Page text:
“UNCF is excited to support this groundbreaking initiative connecting Princeton University faculty and research faculty at HBCUs,” said Chad Womack, Ph.D., senior director of National STEM Programs and Initiatives, UNCF. “PACRI will provide much-needed funding to help establish sustainable research collaborations between Princeton and HBCU faculty across a variety of HBCU campuses. We’re proud to partner with the PACRI team at Princeton to support engagement with leadership and faculty and to assist in the selection of HBCU campuses and then proposals via the RFP process,” Womack continued. “We expect phenomenal proposals from HBCU research faculty and their Princeton partners, and look forward to helping to build research capacity at each of the esteemed HBCUs participating in PACRI.”
Each HBCU sees possibilities in the program that fit its faculty and institutional interests.
“I see great potential in bringing together great minds from two excellent institutions to tackle common problems of interest for mutual benefit,” said Bruce Jones, Ph.D., professor and vice president for research, Office of Research, at Howard University. “We will create synergy and grow as we learn from each other in the spirit of collaboration.”
“At Prairie View A&M University, collaborative partnerships continue to be a cornerstone to our research and innovation enterprises. Across all three PVAMU campuses, you will find faculty and research scientists engaged in significant projects with federal agencies, corporate industries, local governmental bodies and other universities, which furthers our impact on society on many levels,” said Magesh Rajan, Ph.D. Senior PE, MBA, vice president, PVAMU Division of Research & Innovation. “Joining the Princeton alliance is an outstanding opportunity for our experts to team up with additional creative minds to pursue studies and projects that could be revolutionary and life-changing.”
Throughout his career as a scientist and as Princeton’s first vice dean for innovation, Rodney Priestley has been focused on accelerating the transformation of research into beneficial innovation. He gets fired up thinking about what PACRI could set in motion. “I hope the alliance will lead to faculty from Princeton and partners working together to create new intellectual property and spinouts. These could be powerful pathways for PACRI-fueled collaborations to have a positive impact on society,” Priestley said.
Jackson State Vice President for Research and Economic Development Joseph A. Whittaker, Ph.D., Shares Priestley’s enthusiasm for the role PACRI may play in helping translate research out of the lab. “Participation in the alliance will likely afford JSU and other HBCUs opportunities to further diversify and expand their respective research capacities in STEM and non-STEM disciplines,” said Whittaker. “I envision that the PACRI collaborations will be uniquely situated not only to solve challenging research problems but also to drive novel and emerging methodologies, as well as technologies and intellectual property that will serve as foundations on which to build and advance start-ups and inclusive economic development.”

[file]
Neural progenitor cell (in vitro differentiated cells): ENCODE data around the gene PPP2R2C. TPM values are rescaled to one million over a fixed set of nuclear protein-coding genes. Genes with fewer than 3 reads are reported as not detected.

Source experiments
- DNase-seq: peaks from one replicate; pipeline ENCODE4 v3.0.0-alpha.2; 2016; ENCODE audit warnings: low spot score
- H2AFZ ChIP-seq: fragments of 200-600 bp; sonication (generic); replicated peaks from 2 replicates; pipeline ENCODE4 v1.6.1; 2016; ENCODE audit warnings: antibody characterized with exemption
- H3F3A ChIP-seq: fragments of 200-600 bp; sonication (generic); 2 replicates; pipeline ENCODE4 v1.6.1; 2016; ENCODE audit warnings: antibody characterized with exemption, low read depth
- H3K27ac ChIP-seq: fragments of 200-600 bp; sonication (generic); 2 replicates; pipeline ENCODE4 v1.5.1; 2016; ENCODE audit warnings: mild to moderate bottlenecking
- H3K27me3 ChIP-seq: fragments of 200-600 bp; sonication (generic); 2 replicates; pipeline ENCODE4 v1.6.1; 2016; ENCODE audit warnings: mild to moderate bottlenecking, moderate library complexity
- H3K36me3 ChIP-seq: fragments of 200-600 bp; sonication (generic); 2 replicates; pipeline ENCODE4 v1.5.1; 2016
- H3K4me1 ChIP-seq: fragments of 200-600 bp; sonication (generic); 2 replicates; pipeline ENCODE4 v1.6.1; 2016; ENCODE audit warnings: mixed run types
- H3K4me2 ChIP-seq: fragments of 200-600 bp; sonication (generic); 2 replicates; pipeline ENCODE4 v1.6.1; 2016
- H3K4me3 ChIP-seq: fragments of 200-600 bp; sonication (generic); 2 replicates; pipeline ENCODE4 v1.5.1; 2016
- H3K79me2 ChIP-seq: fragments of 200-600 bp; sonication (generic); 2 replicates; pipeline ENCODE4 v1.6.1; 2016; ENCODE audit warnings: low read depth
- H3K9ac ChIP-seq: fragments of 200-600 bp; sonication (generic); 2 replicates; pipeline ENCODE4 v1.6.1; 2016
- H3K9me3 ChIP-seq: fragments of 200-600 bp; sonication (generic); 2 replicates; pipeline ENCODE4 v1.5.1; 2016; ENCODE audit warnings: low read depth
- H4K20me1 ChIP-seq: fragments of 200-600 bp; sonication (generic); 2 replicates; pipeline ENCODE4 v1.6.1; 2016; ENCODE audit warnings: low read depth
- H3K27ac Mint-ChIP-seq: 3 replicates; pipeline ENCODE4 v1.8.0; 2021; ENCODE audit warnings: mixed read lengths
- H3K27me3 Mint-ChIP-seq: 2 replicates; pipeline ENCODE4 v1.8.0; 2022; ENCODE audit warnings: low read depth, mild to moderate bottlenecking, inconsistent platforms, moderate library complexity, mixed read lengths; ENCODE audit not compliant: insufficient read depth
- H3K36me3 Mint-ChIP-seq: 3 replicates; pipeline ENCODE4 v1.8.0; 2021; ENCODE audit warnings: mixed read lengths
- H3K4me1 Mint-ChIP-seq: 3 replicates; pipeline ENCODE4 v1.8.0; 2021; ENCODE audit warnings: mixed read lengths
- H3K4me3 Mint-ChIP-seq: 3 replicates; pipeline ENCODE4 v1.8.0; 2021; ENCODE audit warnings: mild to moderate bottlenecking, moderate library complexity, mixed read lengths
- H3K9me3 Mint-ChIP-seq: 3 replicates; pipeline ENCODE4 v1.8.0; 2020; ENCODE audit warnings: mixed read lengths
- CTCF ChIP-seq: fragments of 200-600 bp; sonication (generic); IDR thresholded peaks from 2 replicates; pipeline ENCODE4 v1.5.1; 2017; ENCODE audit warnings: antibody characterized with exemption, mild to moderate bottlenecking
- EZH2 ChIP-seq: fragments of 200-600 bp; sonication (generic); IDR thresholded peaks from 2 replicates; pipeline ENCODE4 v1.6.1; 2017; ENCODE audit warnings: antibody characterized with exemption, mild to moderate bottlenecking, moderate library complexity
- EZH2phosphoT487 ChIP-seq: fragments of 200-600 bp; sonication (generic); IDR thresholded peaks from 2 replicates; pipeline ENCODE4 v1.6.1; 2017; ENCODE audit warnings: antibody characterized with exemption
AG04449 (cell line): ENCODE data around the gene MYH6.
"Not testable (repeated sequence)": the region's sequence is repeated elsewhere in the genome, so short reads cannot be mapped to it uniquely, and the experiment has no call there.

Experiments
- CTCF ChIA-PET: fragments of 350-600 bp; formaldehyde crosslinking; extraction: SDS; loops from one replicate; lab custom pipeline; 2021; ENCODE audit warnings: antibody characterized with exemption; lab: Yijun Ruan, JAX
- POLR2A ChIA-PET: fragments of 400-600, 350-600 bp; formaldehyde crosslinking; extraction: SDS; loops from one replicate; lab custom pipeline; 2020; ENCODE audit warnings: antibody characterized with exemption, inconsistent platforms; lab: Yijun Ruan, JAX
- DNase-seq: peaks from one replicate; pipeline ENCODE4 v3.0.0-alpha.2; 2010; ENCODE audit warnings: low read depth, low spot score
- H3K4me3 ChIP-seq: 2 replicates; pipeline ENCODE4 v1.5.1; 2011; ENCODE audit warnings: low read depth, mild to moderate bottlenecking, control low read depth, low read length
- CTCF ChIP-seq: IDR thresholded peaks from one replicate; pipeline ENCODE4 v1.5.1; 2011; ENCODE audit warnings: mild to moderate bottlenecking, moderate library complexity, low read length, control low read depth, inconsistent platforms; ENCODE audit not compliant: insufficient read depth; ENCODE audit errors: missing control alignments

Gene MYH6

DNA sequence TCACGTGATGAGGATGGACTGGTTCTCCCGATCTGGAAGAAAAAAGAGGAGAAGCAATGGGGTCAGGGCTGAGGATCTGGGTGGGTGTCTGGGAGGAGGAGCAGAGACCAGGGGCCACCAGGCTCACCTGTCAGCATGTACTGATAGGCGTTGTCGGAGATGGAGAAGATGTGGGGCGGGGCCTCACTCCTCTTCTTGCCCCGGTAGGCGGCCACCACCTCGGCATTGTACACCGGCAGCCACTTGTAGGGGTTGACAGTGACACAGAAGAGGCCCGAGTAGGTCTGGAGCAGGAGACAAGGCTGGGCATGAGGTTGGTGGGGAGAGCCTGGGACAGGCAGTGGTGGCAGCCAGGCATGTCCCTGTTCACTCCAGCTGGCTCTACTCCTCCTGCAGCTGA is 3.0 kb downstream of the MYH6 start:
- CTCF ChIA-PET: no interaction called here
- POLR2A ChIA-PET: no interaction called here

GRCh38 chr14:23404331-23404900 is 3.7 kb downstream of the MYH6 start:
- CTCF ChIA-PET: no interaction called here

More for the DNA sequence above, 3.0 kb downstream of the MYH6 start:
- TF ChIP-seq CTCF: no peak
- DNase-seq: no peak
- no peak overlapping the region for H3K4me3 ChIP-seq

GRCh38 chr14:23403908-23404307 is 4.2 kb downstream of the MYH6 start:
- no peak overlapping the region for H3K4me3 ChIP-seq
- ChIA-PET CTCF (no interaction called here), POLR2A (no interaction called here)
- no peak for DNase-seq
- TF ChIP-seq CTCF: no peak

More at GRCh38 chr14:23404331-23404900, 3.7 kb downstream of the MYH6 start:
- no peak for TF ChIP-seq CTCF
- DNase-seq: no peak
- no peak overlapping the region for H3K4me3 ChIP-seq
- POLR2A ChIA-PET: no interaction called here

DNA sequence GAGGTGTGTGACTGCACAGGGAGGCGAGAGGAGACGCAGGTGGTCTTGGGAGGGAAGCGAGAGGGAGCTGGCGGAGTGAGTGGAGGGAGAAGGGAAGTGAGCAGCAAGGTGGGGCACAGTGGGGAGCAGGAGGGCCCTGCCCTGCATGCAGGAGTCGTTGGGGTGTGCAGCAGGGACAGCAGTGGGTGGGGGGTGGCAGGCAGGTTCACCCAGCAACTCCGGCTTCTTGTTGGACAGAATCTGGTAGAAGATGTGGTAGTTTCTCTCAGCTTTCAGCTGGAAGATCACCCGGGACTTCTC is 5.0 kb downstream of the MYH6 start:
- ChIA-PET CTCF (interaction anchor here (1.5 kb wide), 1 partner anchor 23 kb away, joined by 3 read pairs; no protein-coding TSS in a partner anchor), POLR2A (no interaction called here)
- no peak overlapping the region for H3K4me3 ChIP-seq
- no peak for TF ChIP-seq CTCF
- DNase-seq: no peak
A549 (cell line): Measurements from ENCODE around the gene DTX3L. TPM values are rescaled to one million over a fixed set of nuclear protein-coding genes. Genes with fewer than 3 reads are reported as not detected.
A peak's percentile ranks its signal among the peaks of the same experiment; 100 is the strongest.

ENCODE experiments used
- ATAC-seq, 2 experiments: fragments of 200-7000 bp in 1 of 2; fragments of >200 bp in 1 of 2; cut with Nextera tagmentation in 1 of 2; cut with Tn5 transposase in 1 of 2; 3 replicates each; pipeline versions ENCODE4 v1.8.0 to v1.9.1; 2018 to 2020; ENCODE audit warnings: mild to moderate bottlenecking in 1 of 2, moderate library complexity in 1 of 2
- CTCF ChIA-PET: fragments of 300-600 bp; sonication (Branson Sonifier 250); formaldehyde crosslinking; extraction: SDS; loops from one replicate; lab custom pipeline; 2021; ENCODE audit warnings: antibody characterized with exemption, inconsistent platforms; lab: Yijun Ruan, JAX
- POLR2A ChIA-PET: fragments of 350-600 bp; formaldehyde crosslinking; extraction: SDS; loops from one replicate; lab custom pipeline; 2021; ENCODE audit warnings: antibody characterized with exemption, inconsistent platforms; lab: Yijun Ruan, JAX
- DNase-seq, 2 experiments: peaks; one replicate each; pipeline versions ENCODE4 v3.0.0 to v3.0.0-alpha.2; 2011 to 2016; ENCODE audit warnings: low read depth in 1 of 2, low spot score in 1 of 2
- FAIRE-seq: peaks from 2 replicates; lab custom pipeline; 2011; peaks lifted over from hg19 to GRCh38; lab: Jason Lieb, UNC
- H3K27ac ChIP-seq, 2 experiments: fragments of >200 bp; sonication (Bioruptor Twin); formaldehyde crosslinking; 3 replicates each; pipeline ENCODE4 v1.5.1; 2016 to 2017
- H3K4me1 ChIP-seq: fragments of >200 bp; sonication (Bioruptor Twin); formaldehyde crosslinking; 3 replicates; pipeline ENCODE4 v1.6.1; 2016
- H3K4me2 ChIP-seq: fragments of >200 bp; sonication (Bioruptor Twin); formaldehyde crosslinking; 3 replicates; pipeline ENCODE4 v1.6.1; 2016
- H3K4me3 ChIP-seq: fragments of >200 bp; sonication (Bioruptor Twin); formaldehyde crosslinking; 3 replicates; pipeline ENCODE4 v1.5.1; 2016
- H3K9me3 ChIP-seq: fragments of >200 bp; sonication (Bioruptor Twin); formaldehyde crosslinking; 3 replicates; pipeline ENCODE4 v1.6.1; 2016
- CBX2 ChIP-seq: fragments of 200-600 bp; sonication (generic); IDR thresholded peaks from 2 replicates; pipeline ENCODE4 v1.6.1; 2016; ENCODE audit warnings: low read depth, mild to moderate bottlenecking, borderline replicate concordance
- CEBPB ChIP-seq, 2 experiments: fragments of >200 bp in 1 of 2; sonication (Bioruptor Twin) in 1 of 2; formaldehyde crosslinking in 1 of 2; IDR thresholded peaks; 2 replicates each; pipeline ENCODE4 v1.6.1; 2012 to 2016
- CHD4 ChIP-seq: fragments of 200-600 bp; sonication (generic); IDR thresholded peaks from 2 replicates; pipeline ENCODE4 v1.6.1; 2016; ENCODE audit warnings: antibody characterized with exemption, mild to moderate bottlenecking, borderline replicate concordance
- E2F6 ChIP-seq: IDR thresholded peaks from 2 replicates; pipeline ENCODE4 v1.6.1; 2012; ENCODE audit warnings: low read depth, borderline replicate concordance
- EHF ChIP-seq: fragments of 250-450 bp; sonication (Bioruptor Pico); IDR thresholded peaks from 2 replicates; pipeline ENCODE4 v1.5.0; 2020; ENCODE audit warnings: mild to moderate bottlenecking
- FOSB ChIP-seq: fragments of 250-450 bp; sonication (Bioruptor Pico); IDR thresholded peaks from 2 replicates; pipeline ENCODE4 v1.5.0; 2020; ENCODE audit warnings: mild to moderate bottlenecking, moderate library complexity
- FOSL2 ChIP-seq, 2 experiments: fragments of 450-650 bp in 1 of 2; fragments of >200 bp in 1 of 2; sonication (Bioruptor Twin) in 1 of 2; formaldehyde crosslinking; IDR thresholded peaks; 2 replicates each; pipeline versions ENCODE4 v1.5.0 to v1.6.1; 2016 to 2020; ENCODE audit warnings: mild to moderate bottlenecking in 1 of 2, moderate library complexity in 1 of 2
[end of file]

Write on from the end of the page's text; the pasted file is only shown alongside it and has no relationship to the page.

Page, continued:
Princeton’s Hamilton pointed out that the new program is not limited to STEM; PACRI aims to provide funding across all academic divisions. “A commitment to the liberal arts is at the core of Princeton University’s mission. Advancing scholarship in the humanities and social sciences is a critical goal of the new alliance,” Hamilton said.
This broad program scope is well suited to the research interests of faculty at a number of the partner institutions, including Spelman and the University of Maryland Eastern Shore.
“We are excited about Spelman College’s selection as one of the five HBCUs for the Princeton Alliance for Collaborative Research and Innovation, which will expand more opportunities to forge meaningful and sustainable research partnerships in Humanities, Social Science and Education,” said Mary Schmidt Campbell, Ph.D., president of Spelman College. “Our stellar faculty, who play a big role in Spelman’s national rankings, are committed to their respective research agendas and engaging undergraduate students in scholarly projects. Our Office of Research, Innovation, and Collaboration looks forward to facilitating collaborative research efforts that align with Princeton’s Department of African American Studies, Center for Digital Humanities, Center for Health and Wellbeing, and the Princeton Institute for Regional and International Studies.”
to Heidi M. Anderson, Ph.D., President, University of Maryland Eastern Shore, “The majority of our graduates are in STEM fields, and as a Carnegie Designated High Research University, we do significant research; However, our students also benefit from the critical thinking skills gained in the humanities. Working with their peers at Princeton will be a great benefit to all faculty.”
“We look forward to the light that will shine on our campus as a result of participating in PACRI and showcasing the exciting work of our faculty and students are doing,” she said.
PACRI is one of several initiatives by Princeton’s Office of the Dean for Research aimed at expanding a more inclusive research, innovation and entrepreneurship ecosystem at Princeton and beyond. While this first phase of the Alliance focuses on HBCUs, Princeton anticipates expanding the effort to forge research collaborations with other Minority-Serving Institutions and women’s colleges.